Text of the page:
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Lecture Notes 4-6

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Shaun Tanaka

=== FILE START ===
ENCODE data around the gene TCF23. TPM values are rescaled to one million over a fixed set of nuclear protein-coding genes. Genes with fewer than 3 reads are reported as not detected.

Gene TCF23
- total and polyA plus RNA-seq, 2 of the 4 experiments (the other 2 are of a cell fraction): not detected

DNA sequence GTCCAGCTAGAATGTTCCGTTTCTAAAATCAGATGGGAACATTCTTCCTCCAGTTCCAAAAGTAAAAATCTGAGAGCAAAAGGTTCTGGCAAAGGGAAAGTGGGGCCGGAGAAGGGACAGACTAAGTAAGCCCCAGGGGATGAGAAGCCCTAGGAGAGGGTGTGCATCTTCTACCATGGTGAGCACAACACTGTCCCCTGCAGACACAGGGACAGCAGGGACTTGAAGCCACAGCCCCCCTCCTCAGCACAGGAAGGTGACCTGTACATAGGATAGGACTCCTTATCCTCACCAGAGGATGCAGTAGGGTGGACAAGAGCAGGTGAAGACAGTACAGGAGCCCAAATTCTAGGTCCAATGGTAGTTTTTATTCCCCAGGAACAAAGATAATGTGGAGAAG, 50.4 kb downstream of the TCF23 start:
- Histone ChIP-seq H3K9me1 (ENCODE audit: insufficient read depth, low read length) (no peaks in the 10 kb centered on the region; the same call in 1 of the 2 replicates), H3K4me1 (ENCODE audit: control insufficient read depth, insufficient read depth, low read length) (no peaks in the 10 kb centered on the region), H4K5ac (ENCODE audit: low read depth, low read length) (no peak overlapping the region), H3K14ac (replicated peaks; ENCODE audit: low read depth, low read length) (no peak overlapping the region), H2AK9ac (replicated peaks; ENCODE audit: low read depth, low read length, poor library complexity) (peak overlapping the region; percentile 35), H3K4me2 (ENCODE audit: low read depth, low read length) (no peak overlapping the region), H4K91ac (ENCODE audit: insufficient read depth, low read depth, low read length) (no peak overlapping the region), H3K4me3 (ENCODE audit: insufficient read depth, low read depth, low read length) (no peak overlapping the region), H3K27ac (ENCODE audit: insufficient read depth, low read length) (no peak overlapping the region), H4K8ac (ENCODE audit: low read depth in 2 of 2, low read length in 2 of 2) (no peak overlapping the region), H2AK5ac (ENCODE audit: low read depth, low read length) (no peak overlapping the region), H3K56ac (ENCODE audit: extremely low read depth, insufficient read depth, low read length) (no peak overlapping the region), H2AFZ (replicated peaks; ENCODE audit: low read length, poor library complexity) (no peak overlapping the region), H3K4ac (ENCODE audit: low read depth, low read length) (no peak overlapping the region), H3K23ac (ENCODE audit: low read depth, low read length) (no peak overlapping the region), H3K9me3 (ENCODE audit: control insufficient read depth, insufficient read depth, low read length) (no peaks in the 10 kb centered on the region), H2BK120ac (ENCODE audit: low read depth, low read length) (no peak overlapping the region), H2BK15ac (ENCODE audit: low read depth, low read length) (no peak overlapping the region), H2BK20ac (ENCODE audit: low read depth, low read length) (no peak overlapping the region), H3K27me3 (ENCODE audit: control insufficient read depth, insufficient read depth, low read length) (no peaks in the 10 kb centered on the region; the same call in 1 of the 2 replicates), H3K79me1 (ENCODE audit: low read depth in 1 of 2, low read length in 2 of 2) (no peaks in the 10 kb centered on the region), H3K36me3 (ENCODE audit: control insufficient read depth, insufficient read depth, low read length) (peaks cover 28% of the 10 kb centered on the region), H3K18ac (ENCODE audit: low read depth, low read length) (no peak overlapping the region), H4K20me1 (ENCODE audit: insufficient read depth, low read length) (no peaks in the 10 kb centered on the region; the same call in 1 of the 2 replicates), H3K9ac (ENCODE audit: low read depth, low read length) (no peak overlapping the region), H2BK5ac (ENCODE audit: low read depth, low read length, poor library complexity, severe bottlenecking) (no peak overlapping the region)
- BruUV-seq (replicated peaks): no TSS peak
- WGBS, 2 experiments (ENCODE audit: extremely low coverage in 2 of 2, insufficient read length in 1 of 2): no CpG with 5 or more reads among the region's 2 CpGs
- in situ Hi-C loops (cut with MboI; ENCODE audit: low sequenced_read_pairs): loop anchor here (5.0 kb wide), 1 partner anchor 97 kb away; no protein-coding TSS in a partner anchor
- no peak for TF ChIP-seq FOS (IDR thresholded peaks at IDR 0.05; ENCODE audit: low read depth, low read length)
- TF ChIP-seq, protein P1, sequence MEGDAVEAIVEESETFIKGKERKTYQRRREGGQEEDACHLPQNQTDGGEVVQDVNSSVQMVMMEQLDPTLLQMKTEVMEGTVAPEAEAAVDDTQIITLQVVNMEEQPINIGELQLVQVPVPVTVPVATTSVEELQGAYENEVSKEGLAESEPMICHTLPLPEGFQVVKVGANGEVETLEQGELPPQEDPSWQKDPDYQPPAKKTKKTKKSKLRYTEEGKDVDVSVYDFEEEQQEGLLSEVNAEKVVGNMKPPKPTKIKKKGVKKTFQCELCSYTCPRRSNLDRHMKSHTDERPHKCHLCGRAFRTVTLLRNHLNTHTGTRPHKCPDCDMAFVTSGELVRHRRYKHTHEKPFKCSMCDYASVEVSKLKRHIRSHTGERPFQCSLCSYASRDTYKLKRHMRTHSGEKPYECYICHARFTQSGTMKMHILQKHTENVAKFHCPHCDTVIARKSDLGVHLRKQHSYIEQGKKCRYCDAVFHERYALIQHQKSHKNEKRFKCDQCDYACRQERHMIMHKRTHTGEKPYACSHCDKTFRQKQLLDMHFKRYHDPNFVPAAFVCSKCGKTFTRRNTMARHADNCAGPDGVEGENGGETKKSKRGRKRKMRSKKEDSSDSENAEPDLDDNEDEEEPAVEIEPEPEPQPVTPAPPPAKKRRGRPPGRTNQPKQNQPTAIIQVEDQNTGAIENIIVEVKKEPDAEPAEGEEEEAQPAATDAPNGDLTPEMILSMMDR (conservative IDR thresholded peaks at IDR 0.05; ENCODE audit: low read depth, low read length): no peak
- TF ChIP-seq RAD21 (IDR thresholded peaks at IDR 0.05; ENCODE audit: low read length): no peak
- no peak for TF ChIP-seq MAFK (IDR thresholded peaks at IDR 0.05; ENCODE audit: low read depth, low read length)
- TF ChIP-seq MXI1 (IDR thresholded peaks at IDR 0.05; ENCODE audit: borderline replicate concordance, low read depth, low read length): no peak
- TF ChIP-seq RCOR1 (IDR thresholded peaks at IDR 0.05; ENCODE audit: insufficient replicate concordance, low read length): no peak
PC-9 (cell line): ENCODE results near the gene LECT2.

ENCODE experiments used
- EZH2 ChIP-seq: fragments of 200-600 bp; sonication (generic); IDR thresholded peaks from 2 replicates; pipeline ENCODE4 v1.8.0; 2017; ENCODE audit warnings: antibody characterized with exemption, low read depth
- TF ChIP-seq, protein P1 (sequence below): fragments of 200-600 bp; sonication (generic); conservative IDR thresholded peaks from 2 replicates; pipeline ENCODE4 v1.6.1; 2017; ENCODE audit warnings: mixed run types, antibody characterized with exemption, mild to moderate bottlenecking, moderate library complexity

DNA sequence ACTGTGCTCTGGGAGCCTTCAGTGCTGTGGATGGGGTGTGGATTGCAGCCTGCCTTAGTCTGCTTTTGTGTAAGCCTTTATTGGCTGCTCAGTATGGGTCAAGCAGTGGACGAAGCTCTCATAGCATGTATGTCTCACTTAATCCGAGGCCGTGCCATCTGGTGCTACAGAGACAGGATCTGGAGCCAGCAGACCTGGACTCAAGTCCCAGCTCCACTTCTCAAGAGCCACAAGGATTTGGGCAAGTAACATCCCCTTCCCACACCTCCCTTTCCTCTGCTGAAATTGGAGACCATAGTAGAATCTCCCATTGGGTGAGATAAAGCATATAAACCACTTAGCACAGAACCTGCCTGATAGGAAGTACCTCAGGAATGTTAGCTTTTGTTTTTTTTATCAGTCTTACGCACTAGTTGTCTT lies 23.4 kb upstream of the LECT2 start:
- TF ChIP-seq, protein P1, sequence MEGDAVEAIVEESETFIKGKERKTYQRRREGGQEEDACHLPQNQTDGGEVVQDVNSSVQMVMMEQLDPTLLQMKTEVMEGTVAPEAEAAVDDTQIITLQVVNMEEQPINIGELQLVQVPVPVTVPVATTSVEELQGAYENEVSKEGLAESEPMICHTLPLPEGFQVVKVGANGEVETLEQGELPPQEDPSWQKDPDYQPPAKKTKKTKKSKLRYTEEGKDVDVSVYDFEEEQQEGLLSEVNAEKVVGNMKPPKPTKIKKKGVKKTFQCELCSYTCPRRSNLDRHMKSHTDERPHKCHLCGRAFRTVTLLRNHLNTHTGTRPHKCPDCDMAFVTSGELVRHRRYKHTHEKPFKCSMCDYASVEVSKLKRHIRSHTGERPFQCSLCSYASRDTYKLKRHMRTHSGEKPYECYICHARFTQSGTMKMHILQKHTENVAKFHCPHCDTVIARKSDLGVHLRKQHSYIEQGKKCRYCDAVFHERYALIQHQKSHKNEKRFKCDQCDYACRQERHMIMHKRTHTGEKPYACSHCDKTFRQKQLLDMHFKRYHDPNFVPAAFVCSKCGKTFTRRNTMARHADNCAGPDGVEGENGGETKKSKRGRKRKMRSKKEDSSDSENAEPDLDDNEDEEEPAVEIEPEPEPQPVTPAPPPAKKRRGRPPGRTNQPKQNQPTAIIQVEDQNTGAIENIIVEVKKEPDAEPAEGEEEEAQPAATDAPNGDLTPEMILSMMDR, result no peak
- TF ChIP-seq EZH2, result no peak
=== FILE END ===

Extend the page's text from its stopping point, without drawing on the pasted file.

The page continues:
LEC 4 12/13/2013 8:14:00 AM  Age is socially constructed How is age socially constructed  Those that are older, are a train on social services  The younger is a fringe on public space, and are always under control of caregivers  Different stages in the life course are socially constructed  Children are not given a platform to exercise there own opinion on themselves  Both older people and children are often imagined as „problematic‟ groups who are outsiders to the spaces of mainstream social life  Acceptable targets for social concern and have few opportunities to answer back  We give preference an privilege to that position Age vs Life course o Starts becoming arbitrary on how we categorize people o Life course attempts to move us away from thinking about age “as a series of static categories o Having children used to be a life stage, (this has change over time), People are having children later then before o Identity of old age is becoming much more dynamic, since they are retiring and is called the (golden years). Instead of seeing them as old, and waiting for death, they are now more active, and maintain friendships. Chronological Age  By a certain age children are expected to go to school  At its core, chronological age is about the number of years one has lived.  They are considered a drain, if they are not contributing to society.  Many laws are associated with chronological age: ages for starting school, voting, drinking, work, criminal responsibility are often embedded in the law.  Laws around work have perhaps the most significant impacts on perceptions of age groups Physical Age  One‟s physiological age is based on their health, fitness, and visible appearance.  We tend to judge and label someone based on their appearance (physiome) even if we do not know their chronological age.  We start to see associated spaces with age groups  Informal enforcement of norms of belonging in space are often based on such judgments rather than on chronological age.  Intersectionality, I.E A senor citizen snow boarding  Certain expectations are set on your physical appearance, i.e you look older when your young, your expected to be more mentality older.  Our physical age is often mediated through our positionalities Our class, race, etc… Social Age  Social age is how age is understood within society  It is strange to see a pairing of one old, and one young. i.e, hu hefner and his bunnys or Madonna & her bf  Ageism – culturally prescribed norms about appropriate behavior for certain ages Ageism  Assumes that people who share a chronological age have other things in common  wide-ranging and shifting ideology which can affect people of any chronological age.  Cannot be understood simply as a parallel to racism or sexism.  The only form of discrimination which everyone suffers at certain times  When do you become an adult? No longer a convergence which produces identifiable distinctions between childhood and adulthood  Discriminates universally Stereotypical Images of how we see children & elderly (western society)  Children are cute & elderly are ugly, out of touch  Children are full of potentially, & elderly are done and there‟s nothing left  Both children & elderly are dependent on others for survival  We think of older people as out of touch, or harmless  Old Age Devalued o Low status accorded to older people because of retirement from paid work o Traditional masculine assumption about what work is - domestic work continues after retirement o We don‟t see any value in Grand-parenting / voluntary work o There are being removed from the work force, so they are no longer are contributing to society. How childhood is socially constructed o Attitudes stemming from Puritanism understood the child as intrinsically evil or in need of parental control o Child was not ready for life and needed to be separated from ʻ„the real worldʼ‟ o Middle class notion of a home with children relegated them to the private sphere o The child is meant to be in the home, protected, & nurtured. Children have increased power in the market o Children have increased power in the market o The places and practices of children‟s everyday lives are rarely considered a dynamic context for understanding social and material transformations o They have a lot of power & control over their parents o We lump children as this one thing, but a 3 year old is different from a 17 year old. You must take in other positionailtys. Intersectionality: We cant divorce our self‟s into social beings. >We are looking at aspects of social location and how it impacts there experience. >we see how space & place is mediated Intergenerational understandings of age: In practice, place is a significant variable in the way this works >How you relate to your parents are going to change as you age Spatial construction of age  Important dimension that is often forgotten  Can not be separated from the social construction of age  Social geographies consider places to have particular gendered identities  Places have age-identities, too  Space has a lot to do with the perception of age  The work force is big in the social construction of age Age specific places:  Raves / nightclubs  Old age is peripheralized  Youth is seemingly everywhere  Children and young people are denied access or not given a voice  We can look at how we feel through different places  Our societal expectations of age are played into locations  Closes down; becomes more constrained – not just because of mobility but because of societal expectations of what is their ʻ„properʼ‟ place  Cultural differences – seniorsʼ‟ residences versus staying at home: Governed by societal norms Who is allowed o Children‟s freedom in public space – cultural codes for kids o Childrenʼ‟s spaces are not created by them – they are designed by adults – an artificial device o We are seeing gated community‟s with age requirements Children Geography o acknowledge that children create their own spaces o Social difference: age, classes, gender, ethnicity, places and times. o Giving toold to children who cant articulate there sense of idrntity Lecture 5 (Guest Lecture) 12/13/2013 8:14:00 AM Prostitute article -These spaces were constructed over a period of time. -Race, space & violence are the main variables  In every story of violence we hear or participate in either as victims or as perpetrators.  Subjects have a history & context (we all have an identity, we are all a subject)  She employs a notion of unmapping (you have to unmapp these history‟s & stories to understand who we are and whats happening) Degeneracy & respectability  Degeneracy is the ghetto & respectability is the white, suburban area  Pamela George was considered a degenerate hooker  Subordinated: Includes alcoholics, mentally ill, people of color, etc…  Unmapping the violence pg 95-96 “ To unmap one must historicize, a process that begins by asking about the relationship between identity and space. 9 What is being imagined or projected on to specific spaces, and I would add, bodies?”  The violence was colonial violence  It was only threw violence that white boys became „men‟  The boys went their to see how aboriginals lived Denaturalizing as a methodology for uncovering violence  Denaturalizing a story of violence is in one of the first steps in fighting colonial violence  It also means that there is nothing natural or regular about the violence or space in question.  Denaturalizing begins by recognizing the spatiality of violence  Denaturalizing a story of violence begins with tracings where the bodies involved came from & where the perpetrators & victim went afterwards  Denaturalizing a story of violence means troubling the space where the violence in question took place.  It means looing at the history‟s @ work in the violence Who belongs to what space?  Do different spaces mark your body differently? Liu & Blomley  3 frames of which downtown eastside is represented: -Medicalization -Criminalization -Socialization  Abori